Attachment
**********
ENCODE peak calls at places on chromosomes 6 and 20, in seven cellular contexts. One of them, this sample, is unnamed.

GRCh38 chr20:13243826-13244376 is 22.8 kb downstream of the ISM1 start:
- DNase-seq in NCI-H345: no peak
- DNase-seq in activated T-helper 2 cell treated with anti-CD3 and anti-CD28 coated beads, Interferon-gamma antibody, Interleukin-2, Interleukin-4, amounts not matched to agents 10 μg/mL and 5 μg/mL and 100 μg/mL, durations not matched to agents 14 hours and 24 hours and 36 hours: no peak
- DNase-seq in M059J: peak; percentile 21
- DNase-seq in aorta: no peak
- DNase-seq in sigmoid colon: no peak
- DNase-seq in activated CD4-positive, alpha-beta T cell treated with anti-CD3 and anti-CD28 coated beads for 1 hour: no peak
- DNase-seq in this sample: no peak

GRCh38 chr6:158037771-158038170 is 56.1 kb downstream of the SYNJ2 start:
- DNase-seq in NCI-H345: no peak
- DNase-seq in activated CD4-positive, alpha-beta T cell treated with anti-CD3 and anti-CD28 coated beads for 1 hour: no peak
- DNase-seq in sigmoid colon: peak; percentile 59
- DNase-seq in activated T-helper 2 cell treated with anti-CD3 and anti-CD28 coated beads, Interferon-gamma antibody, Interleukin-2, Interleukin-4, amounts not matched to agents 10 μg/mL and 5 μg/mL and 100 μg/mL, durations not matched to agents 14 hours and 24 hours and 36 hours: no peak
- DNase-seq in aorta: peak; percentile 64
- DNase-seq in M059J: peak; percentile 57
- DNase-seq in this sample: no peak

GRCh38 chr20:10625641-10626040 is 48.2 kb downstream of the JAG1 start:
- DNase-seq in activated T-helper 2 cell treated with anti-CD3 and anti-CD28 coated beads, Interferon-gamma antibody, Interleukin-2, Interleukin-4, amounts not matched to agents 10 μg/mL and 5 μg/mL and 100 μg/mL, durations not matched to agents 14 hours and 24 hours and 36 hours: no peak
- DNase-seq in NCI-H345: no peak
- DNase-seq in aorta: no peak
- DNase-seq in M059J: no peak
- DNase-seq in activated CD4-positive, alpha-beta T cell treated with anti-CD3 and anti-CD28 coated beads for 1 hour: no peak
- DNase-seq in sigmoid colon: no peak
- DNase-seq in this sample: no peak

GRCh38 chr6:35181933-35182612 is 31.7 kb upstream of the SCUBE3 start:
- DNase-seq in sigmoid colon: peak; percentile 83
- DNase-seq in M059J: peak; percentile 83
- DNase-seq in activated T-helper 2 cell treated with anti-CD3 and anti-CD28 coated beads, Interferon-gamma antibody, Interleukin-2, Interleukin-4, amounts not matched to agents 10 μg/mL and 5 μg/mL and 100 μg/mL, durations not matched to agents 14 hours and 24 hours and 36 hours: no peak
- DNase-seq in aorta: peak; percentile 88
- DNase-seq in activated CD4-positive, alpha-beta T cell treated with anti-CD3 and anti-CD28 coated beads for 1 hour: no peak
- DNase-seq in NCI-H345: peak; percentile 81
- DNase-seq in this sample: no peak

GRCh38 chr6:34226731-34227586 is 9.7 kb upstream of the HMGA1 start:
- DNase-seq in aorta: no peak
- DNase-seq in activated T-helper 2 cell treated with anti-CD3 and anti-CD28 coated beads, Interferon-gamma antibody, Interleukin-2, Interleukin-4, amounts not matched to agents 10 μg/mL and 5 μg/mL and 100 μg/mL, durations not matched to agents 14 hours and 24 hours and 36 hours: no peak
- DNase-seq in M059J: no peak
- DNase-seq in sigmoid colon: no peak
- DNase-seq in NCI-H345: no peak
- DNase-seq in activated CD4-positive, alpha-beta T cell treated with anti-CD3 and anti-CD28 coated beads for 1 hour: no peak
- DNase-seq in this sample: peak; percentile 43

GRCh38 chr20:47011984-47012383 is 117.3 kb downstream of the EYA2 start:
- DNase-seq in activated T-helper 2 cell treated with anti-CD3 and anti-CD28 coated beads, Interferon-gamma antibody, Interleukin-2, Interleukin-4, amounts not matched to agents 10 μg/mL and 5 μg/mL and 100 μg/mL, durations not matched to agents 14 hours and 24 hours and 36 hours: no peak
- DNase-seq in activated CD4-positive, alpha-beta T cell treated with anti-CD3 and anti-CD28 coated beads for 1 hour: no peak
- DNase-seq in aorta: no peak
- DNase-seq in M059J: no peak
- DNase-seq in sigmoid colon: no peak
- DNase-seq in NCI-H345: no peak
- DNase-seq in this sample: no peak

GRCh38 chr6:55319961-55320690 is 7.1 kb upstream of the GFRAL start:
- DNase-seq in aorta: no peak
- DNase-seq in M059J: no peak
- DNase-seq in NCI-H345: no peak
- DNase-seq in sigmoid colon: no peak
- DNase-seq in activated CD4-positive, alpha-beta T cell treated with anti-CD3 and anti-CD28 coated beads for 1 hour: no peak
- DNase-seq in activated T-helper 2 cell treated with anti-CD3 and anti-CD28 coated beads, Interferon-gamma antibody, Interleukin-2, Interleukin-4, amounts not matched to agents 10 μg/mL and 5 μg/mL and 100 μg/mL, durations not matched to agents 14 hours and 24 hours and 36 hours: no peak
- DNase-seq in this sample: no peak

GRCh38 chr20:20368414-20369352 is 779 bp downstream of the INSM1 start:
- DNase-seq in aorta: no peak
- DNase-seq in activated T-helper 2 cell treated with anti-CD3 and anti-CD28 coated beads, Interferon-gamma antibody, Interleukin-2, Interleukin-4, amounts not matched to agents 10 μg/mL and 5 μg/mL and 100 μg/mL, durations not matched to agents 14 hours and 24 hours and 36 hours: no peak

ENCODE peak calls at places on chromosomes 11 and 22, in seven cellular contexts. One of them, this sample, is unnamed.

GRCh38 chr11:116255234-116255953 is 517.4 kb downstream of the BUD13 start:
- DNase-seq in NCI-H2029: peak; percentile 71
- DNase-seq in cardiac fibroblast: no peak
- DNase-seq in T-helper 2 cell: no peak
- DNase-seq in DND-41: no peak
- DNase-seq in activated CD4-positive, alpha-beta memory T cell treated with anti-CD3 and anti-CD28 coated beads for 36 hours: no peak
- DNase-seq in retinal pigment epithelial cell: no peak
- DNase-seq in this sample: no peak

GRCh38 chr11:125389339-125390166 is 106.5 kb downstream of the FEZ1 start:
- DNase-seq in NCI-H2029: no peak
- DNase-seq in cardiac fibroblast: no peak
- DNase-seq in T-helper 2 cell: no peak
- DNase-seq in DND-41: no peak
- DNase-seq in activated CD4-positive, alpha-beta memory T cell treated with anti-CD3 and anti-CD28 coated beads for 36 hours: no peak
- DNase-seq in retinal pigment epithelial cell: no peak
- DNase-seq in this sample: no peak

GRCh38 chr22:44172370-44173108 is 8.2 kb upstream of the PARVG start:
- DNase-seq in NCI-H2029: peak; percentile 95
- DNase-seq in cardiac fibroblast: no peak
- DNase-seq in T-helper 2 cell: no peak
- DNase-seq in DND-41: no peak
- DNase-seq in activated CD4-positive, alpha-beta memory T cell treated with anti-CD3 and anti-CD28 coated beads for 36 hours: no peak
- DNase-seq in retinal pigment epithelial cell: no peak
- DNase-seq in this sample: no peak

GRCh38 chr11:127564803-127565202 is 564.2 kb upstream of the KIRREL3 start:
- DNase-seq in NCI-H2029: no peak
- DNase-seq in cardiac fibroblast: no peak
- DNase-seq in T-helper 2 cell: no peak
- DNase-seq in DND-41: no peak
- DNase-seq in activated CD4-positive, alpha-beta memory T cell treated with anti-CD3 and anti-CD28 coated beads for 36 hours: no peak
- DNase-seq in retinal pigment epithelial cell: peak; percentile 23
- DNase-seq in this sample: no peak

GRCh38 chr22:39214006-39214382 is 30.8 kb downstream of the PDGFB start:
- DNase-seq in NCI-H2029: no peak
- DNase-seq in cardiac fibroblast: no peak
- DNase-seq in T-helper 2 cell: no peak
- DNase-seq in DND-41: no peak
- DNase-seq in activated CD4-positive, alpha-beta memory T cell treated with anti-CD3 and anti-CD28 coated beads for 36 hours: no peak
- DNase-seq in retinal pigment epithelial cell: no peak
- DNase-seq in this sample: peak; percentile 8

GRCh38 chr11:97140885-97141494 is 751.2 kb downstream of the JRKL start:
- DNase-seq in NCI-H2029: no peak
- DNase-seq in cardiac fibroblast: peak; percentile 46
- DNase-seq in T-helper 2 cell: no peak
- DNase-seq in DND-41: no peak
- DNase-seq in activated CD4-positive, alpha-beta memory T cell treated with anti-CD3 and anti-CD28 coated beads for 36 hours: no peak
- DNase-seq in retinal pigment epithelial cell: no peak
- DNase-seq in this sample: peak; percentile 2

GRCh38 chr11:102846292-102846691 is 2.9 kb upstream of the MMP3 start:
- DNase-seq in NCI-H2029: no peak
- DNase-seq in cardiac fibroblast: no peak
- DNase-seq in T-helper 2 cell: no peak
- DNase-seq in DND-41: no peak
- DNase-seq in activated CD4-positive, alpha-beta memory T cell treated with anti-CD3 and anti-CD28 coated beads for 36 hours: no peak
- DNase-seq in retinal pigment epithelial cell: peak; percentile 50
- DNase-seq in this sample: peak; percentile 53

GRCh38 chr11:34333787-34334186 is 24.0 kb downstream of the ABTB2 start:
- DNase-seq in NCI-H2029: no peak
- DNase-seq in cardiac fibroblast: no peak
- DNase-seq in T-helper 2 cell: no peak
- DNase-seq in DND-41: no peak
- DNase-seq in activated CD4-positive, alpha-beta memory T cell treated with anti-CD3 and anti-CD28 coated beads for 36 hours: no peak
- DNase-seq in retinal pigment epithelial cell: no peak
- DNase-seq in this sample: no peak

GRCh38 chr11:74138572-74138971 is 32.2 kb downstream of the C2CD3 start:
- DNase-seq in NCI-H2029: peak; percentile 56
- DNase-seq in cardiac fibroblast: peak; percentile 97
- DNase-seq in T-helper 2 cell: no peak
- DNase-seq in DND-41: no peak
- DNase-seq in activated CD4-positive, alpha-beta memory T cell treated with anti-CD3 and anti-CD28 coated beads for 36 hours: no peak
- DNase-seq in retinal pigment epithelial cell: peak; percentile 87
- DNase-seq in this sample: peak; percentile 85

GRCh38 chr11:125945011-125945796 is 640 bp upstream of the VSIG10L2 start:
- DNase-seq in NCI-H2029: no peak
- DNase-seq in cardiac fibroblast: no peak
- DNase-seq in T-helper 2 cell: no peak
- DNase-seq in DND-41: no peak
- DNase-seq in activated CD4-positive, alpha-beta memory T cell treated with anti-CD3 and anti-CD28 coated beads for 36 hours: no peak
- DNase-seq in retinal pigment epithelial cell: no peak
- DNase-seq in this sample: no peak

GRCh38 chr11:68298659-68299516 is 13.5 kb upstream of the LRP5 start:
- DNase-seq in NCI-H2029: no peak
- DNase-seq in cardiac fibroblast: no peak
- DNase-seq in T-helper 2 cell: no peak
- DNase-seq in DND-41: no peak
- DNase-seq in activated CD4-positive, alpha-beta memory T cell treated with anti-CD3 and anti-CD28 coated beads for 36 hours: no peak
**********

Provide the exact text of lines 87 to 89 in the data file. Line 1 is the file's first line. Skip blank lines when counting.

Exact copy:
- DNase-seq in NCI-H2029: no peak
- DNase-seq in cardiac fibroblast: no peak
- DNase-seq in T-helper 2 cell: no peak